As much as President Donald Trump is attempting to dismantle Presidents Obama’s legacy piece by piece he is also trying to limit our visibility and silence us. A man with five children (that we know of) from three different marriages who said that he prefers “traditional” marriage is trying to put us back in the closet and he’s doing it by cutting funding to HIV/AIDS treatment programs. He’s doing it when he tweeted that the military will no longer allow transgender soldiers to serve in any capacity in the military and he’s doing it when he caters to the Evangelical base. Evangelical’s who would rip our marriages and families away from us without a thought for our happiness, our rights or the rights of our children. The same Evangelicals who would expose LGBT youth to harmful conversion therapy and claim pro-life but turn a blind eye to the high amount of gay and transgender teenagers and young adults who commit suicide or deny services homeless LGBT youth in their “Christian” shelters. These are Donald Trump’s supporters and these are the same people that would like to see us go away yet they don’t seem to mind when the chief executive grabs the occasional pussy.
I refuse to let the Trump administration erase our legacy and I refuse be invisible so I bought the damn boots. Wearing them is just one of the little things I can do to fight back against the hypocrisy of this administration. Maybe in the end I became the middle age “rainbow guy” who I used to roll my eyes at. In retrospect maybe the “rainbow guy” had a point, maybe that rainbow bumpersticker or the ball chain necklace was just his way of not being invisible. Come to think of it we would not have the legacy that we have now if it was not for “the rainbow guy.”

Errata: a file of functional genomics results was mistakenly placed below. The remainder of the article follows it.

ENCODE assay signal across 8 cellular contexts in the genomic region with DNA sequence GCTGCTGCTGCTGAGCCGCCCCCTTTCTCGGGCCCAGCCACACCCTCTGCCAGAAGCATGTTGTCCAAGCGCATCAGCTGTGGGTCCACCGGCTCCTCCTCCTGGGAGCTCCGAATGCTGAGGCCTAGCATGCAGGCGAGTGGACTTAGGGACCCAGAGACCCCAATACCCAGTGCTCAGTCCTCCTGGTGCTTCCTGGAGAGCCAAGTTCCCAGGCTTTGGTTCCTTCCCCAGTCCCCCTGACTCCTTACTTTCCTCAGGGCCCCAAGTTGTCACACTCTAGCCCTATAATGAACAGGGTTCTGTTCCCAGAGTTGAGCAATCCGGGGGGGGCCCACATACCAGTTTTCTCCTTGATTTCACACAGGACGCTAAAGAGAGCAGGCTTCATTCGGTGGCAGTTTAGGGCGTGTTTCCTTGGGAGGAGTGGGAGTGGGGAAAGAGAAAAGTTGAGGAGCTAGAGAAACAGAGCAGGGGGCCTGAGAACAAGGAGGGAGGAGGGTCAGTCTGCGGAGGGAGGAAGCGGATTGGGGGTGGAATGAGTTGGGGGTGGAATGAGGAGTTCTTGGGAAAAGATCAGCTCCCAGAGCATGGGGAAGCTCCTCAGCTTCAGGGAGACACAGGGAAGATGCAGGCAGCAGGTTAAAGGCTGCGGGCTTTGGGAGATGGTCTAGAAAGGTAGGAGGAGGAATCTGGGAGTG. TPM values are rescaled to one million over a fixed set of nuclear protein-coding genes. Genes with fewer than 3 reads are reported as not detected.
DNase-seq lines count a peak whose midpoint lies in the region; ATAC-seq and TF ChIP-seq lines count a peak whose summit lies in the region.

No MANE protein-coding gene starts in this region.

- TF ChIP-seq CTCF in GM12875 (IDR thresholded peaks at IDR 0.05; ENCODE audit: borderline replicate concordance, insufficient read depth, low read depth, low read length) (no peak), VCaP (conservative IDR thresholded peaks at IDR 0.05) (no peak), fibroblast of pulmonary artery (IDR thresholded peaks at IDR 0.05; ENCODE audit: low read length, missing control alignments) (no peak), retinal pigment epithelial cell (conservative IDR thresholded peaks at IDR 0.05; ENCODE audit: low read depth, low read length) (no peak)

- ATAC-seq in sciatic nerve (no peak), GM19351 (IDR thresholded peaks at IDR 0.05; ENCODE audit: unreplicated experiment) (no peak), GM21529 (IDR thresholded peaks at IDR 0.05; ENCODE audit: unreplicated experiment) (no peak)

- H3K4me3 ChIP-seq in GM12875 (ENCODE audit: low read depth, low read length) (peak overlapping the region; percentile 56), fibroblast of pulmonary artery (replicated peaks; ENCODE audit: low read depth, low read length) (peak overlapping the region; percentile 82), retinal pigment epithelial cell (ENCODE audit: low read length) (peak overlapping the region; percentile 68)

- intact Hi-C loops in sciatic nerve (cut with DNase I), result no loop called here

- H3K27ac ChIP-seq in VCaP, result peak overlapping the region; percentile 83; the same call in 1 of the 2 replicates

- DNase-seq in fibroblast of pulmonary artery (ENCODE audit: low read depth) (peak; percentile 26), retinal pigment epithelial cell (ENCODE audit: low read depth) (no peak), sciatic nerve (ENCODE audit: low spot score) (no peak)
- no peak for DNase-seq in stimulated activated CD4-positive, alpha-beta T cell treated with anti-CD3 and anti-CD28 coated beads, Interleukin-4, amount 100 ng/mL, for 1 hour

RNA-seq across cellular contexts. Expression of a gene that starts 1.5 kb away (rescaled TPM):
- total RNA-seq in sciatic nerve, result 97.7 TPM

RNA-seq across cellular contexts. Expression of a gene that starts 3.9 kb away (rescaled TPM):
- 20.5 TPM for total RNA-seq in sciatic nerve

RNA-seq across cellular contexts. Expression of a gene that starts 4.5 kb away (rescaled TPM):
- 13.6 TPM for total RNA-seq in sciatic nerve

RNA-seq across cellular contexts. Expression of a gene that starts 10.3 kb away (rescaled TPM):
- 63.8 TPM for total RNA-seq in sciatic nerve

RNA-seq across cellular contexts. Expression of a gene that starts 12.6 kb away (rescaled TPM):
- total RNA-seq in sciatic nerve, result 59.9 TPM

And that my friends is my view from the other side of the lake, August 7, 2017.
A portion of the proceeds from the rainbow Dr. Marten’s go to The Trevor Project to stop bullying. You can get your own pair at drmartens.com
(Washington D.C.) President Trump continues to roll back Obama era policies, today as he announced that transgender individuals would not be allowed to serve in the military in “any capacity.”
President Trump made his announcement in a series of Tweets Wednesday morning. Transgender activists like Meghan Buell from South Bend, IN. view this as a major blow to the progress transgender individuals have made in the last few years under the Obama administration and deem it as discriminatory.
In an exclusive statement to “The Beacon” Ms. Buell had this to say about The Presidents decision“To blatantly advocate for discrimination against a single demographic is the most un-American thing any person in power can do. As an out and proud transgender American, I stand against the President’s statement and call for all Trans Allies to speak up against this action.”
President Trump claims in his series of Tweets that he consulted generals and “military experts” in making his decision.
“After consultation with my Generals and military experts, please be advised that the United States Government will not accept or allow Transgender individuals to serve in any capacity in the U.S. Military. Our military must be focused on decisive and overwhelming victory and cannot be burdened with the tremendous medical costs and disruption that transgender in the military would entail. Thank you” According to CNN there are over 6000 transgender soldiers serving in the military.
Senator John McCain, Chairman of the Senate Armed Services Committee said in a statement on his website that regarding The Presidents decision.
“The President’s tweet this morning regarding transgender Americans in the military is yet another example of why major policy announcements should not be made via Twitter.
“The statement was unclear. The Department of Defense has already decided to allow currently-serving transgender individuals to stay in the military, and many are serving honorably today. Any American who meets current medical and readiness standards should be allowed to continue serving. There is no reason to force service members who are able to fight, train, and deploy to leave the military—regardless of their gender identity. We should all be guided by the principle that any American who wants to serve our country and is able to meet the standards should have the opportunity to do so—and should be treated as the patriots they are.
“The Department of Defense is currently conducting a study on the medical obligations it would incur, the impact on military readiness, and related questions associated with the accession of transgender individuals who are not currently serving in uniform and wish to join the military. I do not believe that any new policy decision is appropriate until that study is complete and thoroughly reviewed by the Secretary of Defense, our military leadership, and the Congress.